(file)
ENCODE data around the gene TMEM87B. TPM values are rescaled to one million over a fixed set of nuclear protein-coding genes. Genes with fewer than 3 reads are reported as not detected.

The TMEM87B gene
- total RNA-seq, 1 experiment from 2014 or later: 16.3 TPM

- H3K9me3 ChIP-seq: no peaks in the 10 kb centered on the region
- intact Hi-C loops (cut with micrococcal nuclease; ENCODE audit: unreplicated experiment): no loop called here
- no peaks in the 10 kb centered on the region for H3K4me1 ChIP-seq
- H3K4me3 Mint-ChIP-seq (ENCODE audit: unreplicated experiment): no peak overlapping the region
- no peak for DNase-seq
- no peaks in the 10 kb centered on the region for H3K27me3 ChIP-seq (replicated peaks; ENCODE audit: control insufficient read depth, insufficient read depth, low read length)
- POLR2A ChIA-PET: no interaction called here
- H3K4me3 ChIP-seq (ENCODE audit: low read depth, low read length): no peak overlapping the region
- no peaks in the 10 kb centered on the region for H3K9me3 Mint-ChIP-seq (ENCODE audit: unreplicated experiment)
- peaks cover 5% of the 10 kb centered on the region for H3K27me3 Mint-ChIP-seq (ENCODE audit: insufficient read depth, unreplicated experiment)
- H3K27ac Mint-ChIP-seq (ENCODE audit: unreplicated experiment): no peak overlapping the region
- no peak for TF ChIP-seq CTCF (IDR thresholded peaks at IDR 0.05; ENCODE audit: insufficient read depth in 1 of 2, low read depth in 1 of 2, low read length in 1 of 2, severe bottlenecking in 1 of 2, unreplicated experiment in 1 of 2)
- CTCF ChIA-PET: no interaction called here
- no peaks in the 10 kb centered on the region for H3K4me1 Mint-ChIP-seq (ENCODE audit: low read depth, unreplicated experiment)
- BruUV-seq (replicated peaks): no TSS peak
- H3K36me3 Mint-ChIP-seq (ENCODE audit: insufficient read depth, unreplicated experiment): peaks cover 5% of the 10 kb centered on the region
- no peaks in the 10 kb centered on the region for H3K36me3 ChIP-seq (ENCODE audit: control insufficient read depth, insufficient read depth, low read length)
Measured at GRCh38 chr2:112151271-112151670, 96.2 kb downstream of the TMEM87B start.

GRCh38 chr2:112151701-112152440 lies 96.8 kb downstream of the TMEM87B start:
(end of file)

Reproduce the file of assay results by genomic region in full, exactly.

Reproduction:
ENCODE data around the gene TMEM87B. TPM values are rescaled to one million over a fixed set of nuclear protein-coding genes. Genes with fewer than 3 reads are reported as not detected.

The TMEM87B gene
- total RNA-seq, 1 experiment from 2014 or later: 16.3 TPM

- H3K9me3 ChIP-seq: no peaks in the 10 kb centered on the region
- intact Hi-C loops (cut with micrococcal nuclease; ENCODE audit: unreplicated experiment): no loop called here
- no peaks in the 10 kb centered on the region for H3K4me1 ChIP-seq
- H3K4me3 Mint-ChIP-seq (ENCODE audit: unreplicated experiment): no peak overlapping the region
- no peak for DNase-seq
- no peaks in the 10 kb centered on the region for H3K27me3 ChIP-seq (replicated peaks; ENCODE audit: control insufficient read depth, insufficient read depth, low read length)
- POLR2A ChIA-PET: no interaction called here
- H3K4me3 ChIP-seq (ENCODE audit: low read depth, low read length): no peak overlapping the region
- no peaks in the 10 kb centered on the region for H3K9me3 Mint-ChIP-seq (ENCODE audit: unreplicated experiment)
- peaks cover 5% of the 10 kb centered on the region for H3K27me3 Mint-ChIP-seq (ENCODE audit: insufficient read depth, unreplicated experiment)
- H3K27ac Mint-ChIP-seq (ENCODE audit: unreplicated experiment): no peak overlapping the region
- no peak for TF ChIP-seq CTCF (IDR thresholded peaks at IDR 0.05; ENCODE audit: insufficient read depth in 1 of 2, low read depth in 1 of 2, low read length in 1 of 2, severe bottlenecking in 1 of 2, unreplicated experiment in 1 of 2)
- CTCF ChIA-PET: no interaction called here
- no peaks in the 10 kb centered on the region for H3K4me1 Mint-ChIP-seq (ENCODE audit: low read depth, unreplicated experiment)
- BruUV-seq (replicated peaks): no TSS peak
- H3K36me3 Mint-ChIP-seq (ENCODE audit: insufficient read depth, unreplicated experiment): peaks cover 5% of the 10 kb centered on the region
- no peaks in the 10 kb centered on the region for H3K36me3 ChIP-seq (ENCODE audit: control insufficient read depth, insufficient read depth, low read length)
Measured at GRCh38 chr2:112151271-112151670, 96.2 kb downstream of the TMEM87B start.

GRCh38 chr2:112151701-112152440 lies 96.8 kb downstream of the TMEM87B start: